Series - "Ancient Historical Evidence for Jesus of Nazareth" (pt.2)

As mentioned before, there are no less that 17 NON-CHRISTIAN HISTORICAL SOURCES that detail the life of the historical figure, Jesus of Nazareth. In the previous video about the ancient historical evidence for Jesus, Pastor J gave us an overview of some of those sources. Over the next few posts, we will be going more into detail on each of the 17.
 They are divided into 5 categories namely Ancient Historians, Government Officials, Other Jewish Sources, Other Gentile Sources and Gnostic Sources.

First we have the Ancient Historians: Tacitus, Suetonius, Josephus and Thallus. Let’s look at each one in more detail.

Tacitus: Cornelius Tacitus
He was a Roman historian who lived (ca. 55 - 120A.D.) through the reigns of over half dozen Roman emperors. He has been called the "greatest historian" of ancient Rome.
Tacitus is best known for two works- the Annals (http://classics.mit.edu/Tacitus/annals.mb.txt) and the Histories (http://classics.mit.edu/Tacitus/histories.mb.txt)
Tacitus recorded at least one reference to Christ and two to early Christianity, one in each of his major works. The most important one is found in the Annals, written about 115 A.D.
Several facts are of interest in the writings. Tacitus had to receive his information from some source and this may have been an official record. It may even have been contained in one of Pilate's reports to the emperor, to which Tacitus would probably have had access because of his standing with the government. Of course, we cannot be sure at this point, but a couple of early writers do claim to know the content of such a report.

Suetonius
Another Roman historian who also makes one reference to Jesus and one to Christians in Gaius Suetonius Tranquillas. Little is known about him except that he was the chief secretary of Emperor Hadrian (117 - 138 A.D.) and that he had access to the imperial records.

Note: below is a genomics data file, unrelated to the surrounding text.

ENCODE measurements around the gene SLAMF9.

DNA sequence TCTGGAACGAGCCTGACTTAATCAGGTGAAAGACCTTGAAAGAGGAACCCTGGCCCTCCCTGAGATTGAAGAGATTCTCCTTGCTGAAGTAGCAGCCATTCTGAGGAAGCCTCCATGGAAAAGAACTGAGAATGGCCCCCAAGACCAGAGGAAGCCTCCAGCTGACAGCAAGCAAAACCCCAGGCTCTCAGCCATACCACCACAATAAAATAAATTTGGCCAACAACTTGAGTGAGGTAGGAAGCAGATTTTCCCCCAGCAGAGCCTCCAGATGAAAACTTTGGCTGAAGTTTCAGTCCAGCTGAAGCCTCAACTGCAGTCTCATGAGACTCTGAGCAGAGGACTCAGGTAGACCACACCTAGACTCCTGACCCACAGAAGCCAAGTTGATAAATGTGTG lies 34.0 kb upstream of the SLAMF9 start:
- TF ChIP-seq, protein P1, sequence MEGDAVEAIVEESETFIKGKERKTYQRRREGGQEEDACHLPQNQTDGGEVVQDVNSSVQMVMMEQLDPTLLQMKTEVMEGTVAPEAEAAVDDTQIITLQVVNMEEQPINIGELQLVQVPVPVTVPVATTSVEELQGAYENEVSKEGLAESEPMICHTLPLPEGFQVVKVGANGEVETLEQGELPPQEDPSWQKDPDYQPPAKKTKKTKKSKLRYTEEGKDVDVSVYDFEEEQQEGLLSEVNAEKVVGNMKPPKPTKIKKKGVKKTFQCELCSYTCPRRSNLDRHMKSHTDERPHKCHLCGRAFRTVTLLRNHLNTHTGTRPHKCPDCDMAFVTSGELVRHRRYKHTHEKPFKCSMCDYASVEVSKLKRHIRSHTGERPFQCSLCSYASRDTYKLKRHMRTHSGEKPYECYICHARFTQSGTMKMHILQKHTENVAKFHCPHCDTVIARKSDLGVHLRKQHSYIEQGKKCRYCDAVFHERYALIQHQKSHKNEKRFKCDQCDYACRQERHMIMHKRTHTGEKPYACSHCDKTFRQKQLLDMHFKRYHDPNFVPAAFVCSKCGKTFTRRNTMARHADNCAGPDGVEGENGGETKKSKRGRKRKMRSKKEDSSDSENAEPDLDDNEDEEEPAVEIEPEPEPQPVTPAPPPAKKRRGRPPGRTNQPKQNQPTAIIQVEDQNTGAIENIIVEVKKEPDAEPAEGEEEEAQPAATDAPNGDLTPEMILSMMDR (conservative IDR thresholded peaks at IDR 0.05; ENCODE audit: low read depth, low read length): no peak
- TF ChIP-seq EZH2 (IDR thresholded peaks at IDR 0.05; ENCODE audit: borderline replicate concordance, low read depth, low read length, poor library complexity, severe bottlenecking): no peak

The first reference occurs in the section on Emperor Claudius (41 - 54 A.D.). Writing about the same time Tacitus. The second reference from Suetonius is again to the Christians who were tortured by Emperor Nero.

Josephus
Jewish historian Flavius Josephus was born 37or 38 A.D. and died in 97 A.D. He was born into a priestly family and became a Pharisee at the age of nineteen. After surviving a battle against the Romans, he served commander Vespasian in Jerusalem. After the destruction of Jerusalem in 70 A.D., he moved to Rome, where he became the court historian for Emperor Vespasian.
The Antiquities,( http://www.sacred-texts.com/jud/josephus/index.htm#aoj) one of his major works, was written around 90 - 95 A.D. It makes two references to Jesus. The first is very brief and is in the context of a reference to James, "the brother of Jesus, who was called Christ". The second reference is easily the most important and the most debated:
"at this time there was a wise man who was called Jesus. His conduct was good and he was known to be virtuous. And many people from among the Jews and the other nations became his disciples. Pilate condemned him to be crucified and to die. But those who had become his disciples did not abandon his discipleship. They reported that he has appeared to them three days after his crucifixion and that he was alive".

Thallus
At least the death of Jesus was mentioned in an ancient history composed many years before
Tacitus, Suetonius or Josephus ever wrote and probably prior to the Gospels. Circa 52 A.D. Thallus wrote a history of the Eastern Mediterranean world from the Trojan War to his time. This work itself has been lost and only fragments of its exist in the citations of others. One such scholar who knew and spoke of it was Julius Africanus, who wrote about 221 A.D.In speaking of Jesus' crucifixion and the darkness that covered the land during this event, Africanus found a reference in the writings of Thallus that dealt with this cosmic report. Africanus wrote:
"On the whole world there pressed a most fearful darkness; and the rocks were rent by an earthquake, and many places in Judea and other districts were thrown down. This darkness Thallus, in the third book of history, calls, as appears to me without reason, an eclipse of the sun".
Africanus objected to Thallus' racialization concerning the darkness that fell on the land at the time of the crucifixion because an eclipse could not take place during the time of the full moon, as was the case during the Jewish Passover season.

In the next post we will be looking at the Government Officials: Pliny the Younger, Emperor Trajan and Emperor Hadrian. If you need more details on the writings of any of the historians mentioned above please email us, we will be glad to provide that for you.
I hope that this will help you in your search for the truth about Jesus of Nazareth.

See you guys next time, and remember, have Intelligent Faith!!

- Nelis